Google Acquires Anvato, A Video Software Startup

Google is looking to bolster its footing in the OTT video market with the purchase of Silicon Valley startup Anvato. The deal will help Google compete with similar services from Microsoft's Azure cloud.

Nathan Eddy, Freelance Writer

July 8, 2016

3 Min Read
<p align="left">(Image: Google)</p>

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Google is acquiring Anvato, a Mountain View-based startup that provides a software platform that automates the encoding, editing, publishing, and secure distribution of video content across multiple platforms.

The move could help Google bolster its foothold in the cloud-based video delivery market. Anvato's Media Content Platform (MCP) is a software-based video supply chain platform that guarantees video playback and monetization from signal to screen.

The adoption of over-the-top (OTT) technologies has emerged as a critical platform for delivering rich audio, video, and other media through the internet. Belwadi Srikanth, senior product manager for Google Cloud Platform, noted the acquisition would complement Google's efforts to enable scalable media processing and workflows in the cloud.

"With OTT adoption rapidly accelerating, the Cloud Platform and Anvato teams will work together to deliver cloud solutions that help businesses in the media and entertainment industry scale their video infrastructure efforts and deliver high-quality, live video and on-demand content to consumers on any device -- be it their smartphone, tablet or connected television," Srikanth wrote in a July 7 blog post.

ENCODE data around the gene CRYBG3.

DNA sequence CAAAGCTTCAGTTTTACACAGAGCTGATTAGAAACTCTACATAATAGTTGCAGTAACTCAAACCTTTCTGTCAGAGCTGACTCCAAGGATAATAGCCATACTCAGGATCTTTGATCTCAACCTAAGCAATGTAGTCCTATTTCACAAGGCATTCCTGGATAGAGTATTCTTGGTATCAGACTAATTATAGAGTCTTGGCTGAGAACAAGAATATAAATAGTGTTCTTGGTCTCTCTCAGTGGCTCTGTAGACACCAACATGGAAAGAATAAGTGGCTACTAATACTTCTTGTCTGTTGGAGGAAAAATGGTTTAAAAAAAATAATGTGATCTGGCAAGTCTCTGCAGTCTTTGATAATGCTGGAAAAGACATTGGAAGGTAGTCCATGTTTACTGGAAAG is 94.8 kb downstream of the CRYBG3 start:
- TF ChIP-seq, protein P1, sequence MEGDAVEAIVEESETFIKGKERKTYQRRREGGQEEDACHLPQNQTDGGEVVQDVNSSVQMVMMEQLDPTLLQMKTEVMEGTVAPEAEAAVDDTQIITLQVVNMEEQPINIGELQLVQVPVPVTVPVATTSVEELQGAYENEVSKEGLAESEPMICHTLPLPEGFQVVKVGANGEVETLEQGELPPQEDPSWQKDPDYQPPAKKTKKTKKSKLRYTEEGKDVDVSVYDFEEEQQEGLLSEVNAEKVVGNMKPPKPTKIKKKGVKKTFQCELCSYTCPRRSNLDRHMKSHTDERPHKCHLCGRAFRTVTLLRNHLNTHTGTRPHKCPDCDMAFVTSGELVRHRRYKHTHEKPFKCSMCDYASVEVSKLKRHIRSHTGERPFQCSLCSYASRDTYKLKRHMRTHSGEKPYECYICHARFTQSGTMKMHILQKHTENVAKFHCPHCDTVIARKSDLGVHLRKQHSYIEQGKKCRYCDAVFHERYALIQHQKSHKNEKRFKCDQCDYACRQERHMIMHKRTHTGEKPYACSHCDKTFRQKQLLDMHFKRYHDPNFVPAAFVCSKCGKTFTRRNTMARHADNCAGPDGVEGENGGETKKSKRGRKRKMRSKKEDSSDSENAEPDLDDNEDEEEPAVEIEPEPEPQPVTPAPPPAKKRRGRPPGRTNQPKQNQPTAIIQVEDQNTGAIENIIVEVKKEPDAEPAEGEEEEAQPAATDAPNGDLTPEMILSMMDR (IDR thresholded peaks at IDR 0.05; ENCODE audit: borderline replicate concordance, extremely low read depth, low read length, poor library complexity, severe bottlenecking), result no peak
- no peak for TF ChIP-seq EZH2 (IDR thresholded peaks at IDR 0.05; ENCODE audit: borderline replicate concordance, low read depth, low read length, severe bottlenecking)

Anvato offers a variety of services, including technology for immersive 360-degree video offerings with no requirement for separate workflows to process content.

For example, the company's 360 Degree Video outputs are playable using Anvato's Player SDK. They are processed and played without buffering. Content-aware encoding allows the playback component to optimize the experience in all fields of vision by leveraging massively parallel video processing, so enabling rapid delivery of files that support 360-degree video.

Right now, the Google Cloud Platform offers users content ingestion and creation, graphics rendering, storage and archival, and video transcoding and distribution for live streaming.

One service, ZYNC Render, which Google and Autodesk joined forces recently to create, is designed for small to medium-size studios. It allows artists to use the tools and renderers with integrated licensing, billing, and full visibility into the rendering pipeline.

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"The Google Cloud Platform team is committed to helping our customers in the media and entertainment industry manage their infrastructure more efficiently, provision servers and networks at rapid scale and remove unnecessary overhead," Srikanth wrote. "We're thrilled to have the Anvato team join us in our mission."

The acquisition will also help Google compete better with Microsoft and its Azure Media Services platform, which provides a variety of services, including on-demand and live video streaming with integrated Content Delivery Network (CDN) capabilities.

Google first announced the alpha testing of its own CDN for the company's cloud computing platform in December.

Google's CDN offering uses "globally distributed edge caches-to-cache HTTP(S) Load Balanced content," which is geographically located as close to the end-user as possible.

What this means is that by keeping the caches at the local end of the network, Google's CDN can provide faster delivery of the content, since the data is that much closer to the end-user. At the same time, it reduces the load on cloud servers, which also increases delivery.

About the Author(s)

Nathan Eddy

Freelance Writer

Nathan Eddy is a freelance writer for InformationWeek. He has written for Popular Mechanics, Sales & Marketing Management Magazine, FierceMarkets, and CRN, among others. In 2012 he made his first documentary film, The Absent Column. He currently lives in Berlin.

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